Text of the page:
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Getting Kids to Do Their Chores

 

Are you tired of nagging your kids to do their chores and getting into power struggles over it?

 

If so, you’re definitely not alone. But I promise — there doesn’t need to be any drama around chore time. Follow the suggestions below and once you re-frame the way you approach the tasks, they’ll go more smoothly for everyone.

 

Stop using the word “chores”

I don’t like the sound of the word chores. Say it a few times out loud. Doesn’t it sound strange? It literally means “unpleasant but necessary tasks,” so it’s got resistance built right into it. Parenting expert Amy McCready suggests referring to these tasks as “family contributions” instead.

 

While it may be a mouthful to say, using this phrase or something like it (I prefer “family jobs”) to describe household tasks teaches your child that helping each other out and contributing at home is part of what it means to be in your family.

 

You’re a team, and teams work together for the benefit of everyone. This idea also helps kids meet their core emotional need for competence: feeling capable of solving problems, using their unique skills and talents, and giving to the family in significant ways.

 

set realistic expectations

Before you start doling out work, examine your expectations. Setting the bar too high will likely leave you feeling both frustrated and disappointed. Make sure you start at your child’s current level: does he know how to use the tools required to get the job done? Does he understand how to tell when a certain task is complete? Use encouragement to build his self-confidence.

 

For kids under five, or if you’re just getting started with your child, begin with very basic responsibilities, such as:

  • Putting dirty clothes in the hamper
  • Sorting/folding laundry, putting it away
  • Bringing dishes to the sink after a meal
  • Feeding pets
  • Watering plants
  • Putting toys away
  • Getting the mail

 

As they get older, kids can take on:

  • Making their beds
  • Setting the table
  • Taking out the trash/recycling
  • Walking the dog
  • Loading/unloading the dishwasher
  • Helping to cook
  • Sweeping, mopping, raking, shoveling
  • Weeding the garden
  • Washing the car

 

Don’t expect that your child will magically know how to do these things because he’s seen you do it before. Take time to teach him new skills and be patient with him. He won’t do it the way you do — or as quickly as you do — and that’s ok. The goal is for him to feel a sense of pride in helping out and in mastering new abilities, not to do it perfectly.

 

 

make tasks a part of your routine

I recommend using a WHEN-THEN approach when it comes to family routines. Tell your child that WHEN she’s completed her responsibilities — and there’s time before the next scheduled event — THEN she may:

  • Play a board game
  • Read a book
  • Watch TV
  • Play on the computer
  • Eat a snack
  • Etc.

 

Be sure that the privilege is something she really wants, so she’s motivated to get her tasks done. Use a calm and loving voice when making WHEN-THEN statements, and don’t allow her choice about whether or not to follow through dictate your mood.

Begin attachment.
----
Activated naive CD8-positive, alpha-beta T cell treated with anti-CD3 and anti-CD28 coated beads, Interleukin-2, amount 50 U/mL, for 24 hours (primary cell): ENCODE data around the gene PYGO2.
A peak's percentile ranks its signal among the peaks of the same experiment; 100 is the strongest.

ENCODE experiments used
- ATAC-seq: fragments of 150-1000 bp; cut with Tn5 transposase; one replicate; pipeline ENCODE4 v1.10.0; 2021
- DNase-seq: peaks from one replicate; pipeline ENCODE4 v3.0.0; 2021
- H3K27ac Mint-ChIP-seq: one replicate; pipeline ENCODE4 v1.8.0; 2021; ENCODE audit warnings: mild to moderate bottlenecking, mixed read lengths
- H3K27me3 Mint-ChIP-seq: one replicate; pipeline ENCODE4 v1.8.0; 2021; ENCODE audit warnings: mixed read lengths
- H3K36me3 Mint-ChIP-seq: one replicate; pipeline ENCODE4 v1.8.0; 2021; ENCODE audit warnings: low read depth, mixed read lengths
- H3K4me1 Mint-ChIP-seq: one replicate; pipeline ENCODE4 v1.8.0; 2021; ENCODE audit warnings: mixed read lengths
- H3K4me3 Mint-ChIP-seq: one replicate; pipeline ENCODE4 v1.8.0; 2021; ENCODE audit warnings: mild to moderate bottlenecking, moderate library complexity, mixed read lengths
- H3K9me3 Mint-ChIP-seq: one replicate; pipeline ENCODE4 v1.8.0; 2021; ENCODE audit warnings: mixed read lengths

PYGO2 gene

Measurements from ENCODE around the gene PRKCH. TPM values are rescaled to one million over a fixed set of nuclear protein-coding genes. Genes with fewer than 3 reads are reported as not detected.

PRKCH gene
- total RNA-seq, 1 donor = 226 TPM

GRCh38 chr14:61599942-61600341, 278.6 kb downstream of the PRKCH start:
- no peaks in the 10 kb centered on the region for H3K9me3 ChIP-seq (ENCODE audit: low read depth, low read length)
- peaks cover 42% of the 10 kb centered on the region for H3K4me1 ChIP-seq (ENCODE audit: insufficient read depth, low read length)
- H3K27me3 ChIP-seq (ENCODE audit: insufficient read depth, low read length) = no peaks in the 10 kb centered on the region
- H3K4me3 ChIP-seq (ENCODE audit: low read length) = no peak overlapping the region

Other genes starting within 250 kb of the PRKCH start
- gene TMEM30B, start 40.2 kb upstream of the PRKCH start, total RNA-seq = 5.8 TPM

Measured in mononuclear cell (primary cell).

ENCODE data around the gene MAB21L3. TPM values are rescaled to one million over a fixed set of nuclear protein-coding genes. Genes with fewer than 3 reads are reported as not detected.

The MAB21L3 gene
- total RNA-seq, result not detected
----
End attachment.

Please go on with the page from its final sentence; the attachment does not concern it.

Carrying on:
If (or rather when) your child tries to argue or pull you into a power struggle, simply repeat your statement in a similar fashion and walk away. There’s no need for discussion or negotiation. Be firm and follow through! Maintaining consistency in your words and actions builds credibility and authority.

 

Write it down

Rather than relying on your child’s memory to get things done (we know how that usually goes), consider making a checklist or a written contract of what he’s responsible for and what the consequences will be for accomplishing (or not accomplishing) those responsibilities.

 

It can be as simple as writing, “WHEN Johnny completes everything on his list before six o’clock and Mommy checks it, THEN he can play video games for twenty minutes.”

 

Hang the checklist/contract in a place for all to see, and every once in a while evaluate whether it’s working as a tool to get things done.

 

Show appreciation

You might be thinking, “Why should I show appreciation for something my child’s expected to do?”

 

Because we all want to feel that our contributions are valued. Even though you’re expected to do certain tasks at your job, it still feels good when the boss notices and expresses gratitude.

 

While we don’t want to raise people pleasers who rely on approval of others to feel good about themselves, appreciating kids’ effort can motivate them to do more.

 

 

Make it fun

Working around the house doesn’t have to be a chore! Put on some music and dance while you all clean up together. Set a timer and see how many shirts you can fold in three minutes. By making household jobs fun, they won’t seem like a big deal at all. Not only will things get done, they’ll seem to get done faster and with smiles and laughter!

 

What do your kids do to help around the house? Do you struggle with them about it? Leave a comment below and let me know!

 

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